Expert Speak Raisina Debates
Published on Mar 15, 2024 Updated 0 Hours ago

The China-Maldives FTA encourages economic cooperation between the two countries, potentially resulting in China's debt share growing to unsustainable levels for Maldives

Strategic crossroads: Maldives’ debt dynamics with China

The strategic location of the Maldives in the Indian Ocean has made it a focal point for China in the last few decades. China, adhering to its ‘string of pearls’ strategy, aims to consolidate communication lines in the Indian Ocean, considering Maldives as a crucial element. This aligns with China's objective to limit Indian presence in the region and secure a base to protect its energy imports despite relying on the Indian Ocean for over 80 percent of its oil shipments. President Mohamed Muizzu, elected in 2023, pledged to strengthen ties with China and reduce Indian influence, marking a potentially precarious juncture in India-Maldives relations, especially with the resurgence of the China-Maldives Free Trade Agreement (FTA).

In January 2024, President Muizzu, and China's President, Xi Jinping advanced their countries' relationship to a Comprehensive Strategic Cooperative Partnership through the signing of 20 significant pacts. These agreements spanned areas such as tourism, disaster risk management, ocean economy, and the Belt and Road Initiative. This meeting underscored their dedication to activating the Free Trade Agreement (FTA) established in 2014, highlighting its role in increasing bilateral commerce, notably by augmenting the export of fish from the Maldives to China.

President Muizzu, and China's President, Xi Jinping advanced their countries' relationship to a Comprehensive Strategic Cooperative Partnership through the signing of 20 significant pacts.

With President Muizzu emphasising the enhancement of Malé-Beijing ties, there is a strong possibility that the FTA could be approved, potentially with some adjustments. An FTA typically removes all tariffs and barriers to trade between the signing nations unless exceptions are noted. It also outlines the trade conditions and fosters cooperation beyond mere bilateral trade, such as the sharing of technology, expertise, and other resources.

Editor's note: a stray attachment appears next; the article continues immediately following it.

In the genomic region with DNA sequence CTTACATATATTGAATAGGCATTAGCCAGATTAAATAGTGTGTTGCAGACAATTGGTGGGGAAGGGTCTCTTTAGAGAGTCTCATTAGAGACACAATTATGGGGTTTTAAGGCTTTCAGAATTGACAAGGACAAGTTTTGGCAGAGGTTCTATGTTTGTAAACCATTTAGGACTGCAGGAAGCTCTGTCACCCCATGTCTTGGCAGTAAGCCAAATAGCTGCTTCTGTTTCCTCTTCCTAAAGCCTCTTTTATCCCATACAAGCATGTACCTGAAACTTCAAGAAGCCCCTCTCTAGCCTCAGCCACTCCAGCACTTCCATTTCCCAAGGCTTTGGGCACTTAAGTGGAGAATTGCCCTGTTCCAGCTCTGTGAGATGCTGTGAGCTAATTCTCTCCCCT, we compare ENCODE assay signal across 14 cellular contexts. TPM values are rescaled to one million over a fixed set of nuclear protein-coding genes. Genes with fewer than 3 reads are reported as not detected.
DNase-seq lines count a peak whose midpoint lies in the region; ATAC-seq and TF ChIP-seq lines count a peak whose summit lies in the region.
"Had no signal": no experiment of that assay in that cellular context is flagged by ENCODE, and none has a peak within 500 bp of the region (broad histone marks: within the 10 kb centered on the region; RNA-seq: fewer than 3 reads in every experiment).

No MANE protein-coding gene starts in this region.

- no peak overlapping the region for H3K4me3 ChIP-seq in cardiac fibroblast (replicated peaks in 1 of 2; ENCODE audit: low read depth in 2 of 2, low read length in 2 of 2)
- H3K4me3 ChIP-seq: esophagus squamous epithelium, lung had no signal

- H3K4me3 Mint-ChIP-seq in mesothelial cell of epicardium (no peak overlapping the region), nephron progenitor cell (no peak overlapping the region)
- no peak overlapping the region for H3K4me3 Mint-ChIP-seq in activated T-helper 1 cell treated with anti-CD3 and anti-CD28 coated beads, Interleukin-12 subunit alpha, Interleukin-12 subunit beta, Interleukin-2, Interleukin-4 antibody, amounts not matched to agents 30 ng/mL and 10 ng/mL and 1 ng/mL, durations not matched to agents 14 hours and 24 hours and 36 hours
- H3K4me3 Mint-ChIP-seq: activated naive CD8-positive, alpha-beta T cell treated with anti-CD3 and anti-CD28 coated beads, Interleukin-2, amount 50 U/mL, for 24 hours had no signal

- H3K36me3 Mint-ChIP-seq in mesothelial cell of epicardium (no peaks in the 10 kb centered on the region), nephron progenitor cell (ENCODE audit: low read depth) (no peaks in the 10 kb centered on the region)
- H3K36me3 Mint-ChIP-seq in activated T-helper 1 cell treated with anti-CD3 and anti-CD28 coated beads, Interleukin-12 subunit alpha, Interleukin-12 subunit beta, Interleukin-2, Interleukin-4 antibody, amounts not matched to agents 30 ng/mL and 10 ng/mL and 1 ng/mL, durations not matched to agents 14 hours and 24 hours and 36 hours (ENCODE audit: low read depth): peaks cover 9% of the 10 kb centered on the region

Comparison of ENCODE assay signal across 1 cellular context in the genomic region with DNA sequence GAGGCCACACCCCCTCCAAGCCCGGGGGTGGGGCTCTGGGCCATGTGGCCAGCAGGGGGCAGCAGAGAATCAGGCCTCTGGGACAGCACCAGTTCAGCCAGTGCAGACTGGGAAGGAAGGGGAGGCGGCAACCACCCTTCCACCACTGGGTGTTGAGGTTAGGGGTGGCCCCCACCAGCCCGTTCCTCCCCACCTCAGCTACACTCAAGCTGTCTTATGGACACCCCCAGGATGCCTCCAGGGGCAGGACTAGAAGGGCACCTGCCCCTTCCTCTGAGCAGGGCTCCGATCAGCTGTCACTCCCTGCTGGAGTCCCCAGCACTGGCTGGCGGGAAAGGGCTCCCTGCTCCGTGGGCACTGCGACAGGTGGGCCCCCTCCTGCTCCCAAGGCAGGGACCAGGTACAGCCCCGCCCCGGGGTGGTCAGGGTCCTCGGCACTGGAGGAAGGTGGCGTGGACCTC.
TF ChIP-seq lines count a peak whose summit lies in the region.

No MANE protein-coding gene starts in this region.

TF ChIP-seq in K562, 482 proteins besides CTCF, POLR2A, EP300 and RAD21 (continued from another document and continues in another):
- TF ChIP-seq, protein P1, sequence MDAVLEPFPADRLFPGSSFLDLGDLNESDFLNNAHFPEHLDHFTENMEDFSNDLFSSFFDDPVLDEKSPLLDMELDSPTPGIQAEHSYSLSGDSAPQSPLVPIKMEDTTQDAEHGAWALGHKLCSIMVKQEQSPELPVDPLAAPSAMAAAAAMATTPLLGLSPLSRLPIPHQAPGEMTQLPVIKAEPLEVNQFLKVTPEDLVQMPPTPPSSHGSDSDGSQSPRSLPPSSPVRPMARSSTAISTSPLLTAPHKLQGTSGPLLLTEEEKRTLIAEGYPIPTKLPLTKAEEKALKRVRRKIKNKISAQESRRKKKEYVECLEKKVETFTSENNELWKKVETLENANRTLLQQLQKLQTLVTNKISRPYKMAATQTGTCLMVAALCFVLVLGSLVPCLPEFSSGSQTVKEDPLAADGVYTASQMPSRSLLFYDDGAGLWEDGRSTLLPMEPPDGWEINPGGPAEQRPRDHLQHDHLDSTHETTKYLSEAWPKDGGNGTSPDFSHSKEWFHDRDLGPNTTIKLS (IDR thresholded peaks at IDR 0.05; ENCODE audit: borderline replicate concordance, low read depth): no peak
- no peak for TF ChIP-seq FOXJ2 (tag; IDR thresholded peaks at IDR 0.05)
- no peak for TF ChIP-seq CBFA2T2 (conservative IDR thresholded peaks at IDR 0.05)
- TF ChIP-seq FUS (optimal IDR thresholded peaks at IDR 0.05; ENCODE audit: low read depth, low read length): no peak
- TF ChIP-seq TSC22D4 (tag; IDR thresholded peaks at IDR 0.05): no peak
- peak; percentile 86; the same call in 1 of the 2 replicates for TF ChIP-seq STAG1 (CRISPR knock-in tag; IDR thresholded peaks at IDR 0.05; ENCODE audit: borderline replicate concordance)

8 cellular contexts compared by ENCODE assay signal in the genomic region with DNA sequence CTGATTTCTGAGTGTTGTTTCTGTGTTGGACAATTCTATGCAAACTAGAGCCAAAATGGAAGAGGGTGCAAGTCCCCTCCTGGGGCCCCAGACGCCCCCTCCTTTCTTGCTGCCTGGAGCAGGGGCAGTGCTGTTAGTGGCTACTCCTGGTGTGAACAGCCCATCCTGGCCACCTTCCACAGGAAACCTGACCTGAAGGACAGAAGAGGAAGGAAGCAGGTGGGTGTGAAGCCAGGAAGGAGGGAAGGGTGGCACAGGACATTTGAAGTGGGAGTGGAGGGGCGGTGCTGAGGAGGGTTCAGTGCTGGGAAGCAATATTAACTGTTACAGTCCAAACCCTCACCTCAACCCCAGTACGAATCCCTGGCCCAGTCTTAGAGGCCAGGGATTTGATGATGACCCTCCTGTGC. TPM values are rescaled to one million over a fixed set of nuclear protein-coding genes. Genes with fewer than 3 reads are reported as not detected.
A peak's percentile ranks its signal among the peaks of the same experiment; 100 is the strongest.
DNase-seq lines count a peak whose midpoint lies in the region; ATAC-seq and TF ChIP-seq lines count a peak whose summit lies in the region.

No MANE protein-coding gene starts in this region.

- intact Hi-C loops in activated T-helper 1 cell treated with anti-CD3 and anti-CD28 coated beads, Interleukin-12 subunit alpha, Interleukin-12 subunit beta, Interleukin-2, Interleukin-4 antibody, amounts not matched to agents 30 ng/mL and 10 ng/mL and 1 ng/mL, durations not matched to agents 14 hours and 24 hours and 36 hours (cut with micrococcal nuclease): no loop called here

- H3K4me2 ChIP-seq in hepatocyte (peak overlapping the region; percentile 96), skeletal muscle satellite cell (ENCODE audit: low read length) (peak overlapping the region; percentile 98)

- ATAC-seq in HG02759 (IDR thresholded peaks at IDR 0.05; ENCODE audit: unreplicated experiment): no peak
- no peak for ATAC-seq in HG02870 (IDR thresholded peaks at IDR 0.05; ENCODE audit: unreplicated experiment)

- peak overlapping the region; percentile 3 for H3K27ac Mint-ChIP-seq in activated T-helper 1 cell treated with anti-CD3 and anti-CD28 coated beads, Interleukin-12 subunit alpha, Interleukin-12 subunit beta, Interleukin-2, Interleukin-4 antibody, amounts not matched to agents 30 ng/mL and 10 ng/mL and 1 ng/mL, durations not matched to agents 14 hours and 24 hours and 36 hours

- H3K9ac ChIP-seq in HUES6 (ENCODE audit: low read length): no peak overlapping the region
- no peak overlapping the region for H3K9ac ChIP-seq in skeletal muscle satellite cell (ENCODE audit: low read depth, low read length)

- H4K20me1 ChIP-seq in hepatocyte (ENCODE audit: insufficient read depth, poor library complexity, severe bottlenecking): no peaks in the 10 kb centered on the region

As of 2019, China held the greatest share in Maldivian imports, contributing a major share of government revenue. However, the elimination of tariffs will not only reduce Maldives’ revenue from China but also from countries which re-export Chinese goods. In aggregate, this will pile up the government debt, forcing the government to increase external debt or raise its domestic tax revenue. Both of these will have severe consequences for household spending, driving the economy towards contraction. 

China: Heavy public debt

Table 1: Maldives’ External Debt Structure

  Year External debt outstanding as a % of GDP
Total external debt outstanding Central government and publicly guaranteed Central government Publicly guaranteed Other depository corporations
2016 22.6 20.7 17.6 3.1 1.9
2017 26.1 23.8 22.8 1.1 2.2
2018 38.5 37.2 24.7 12.4 1.3
2019 41.4 39.6 25.1 14.5 1.8
2020 86.8 77.2 43.7 33.5 9.7
2021 59.1 51.3 36.6 14.7 7.8
2022 58.1 51.4 34.9 16.5 6.6

Source: MMA

The external debt to GDP ratio has soared for Maldives, revealing its growing vulnerability to debt traps. A growing burden of debt increases the pressure on the government to make ends meet, pushing it towards the vicious trap of continued borrowing, mismanagement of public resources and finally, uncontrollable inflation. The productivity of the debt-funded investments plays a major role in the compounding of the debt burden. Only when investments are directed towards capacity building and projects with returns greater than the interest on debt, does the debt become sustainable—this also serves as an indicator of risk in the country, affecting future inflows of international funds.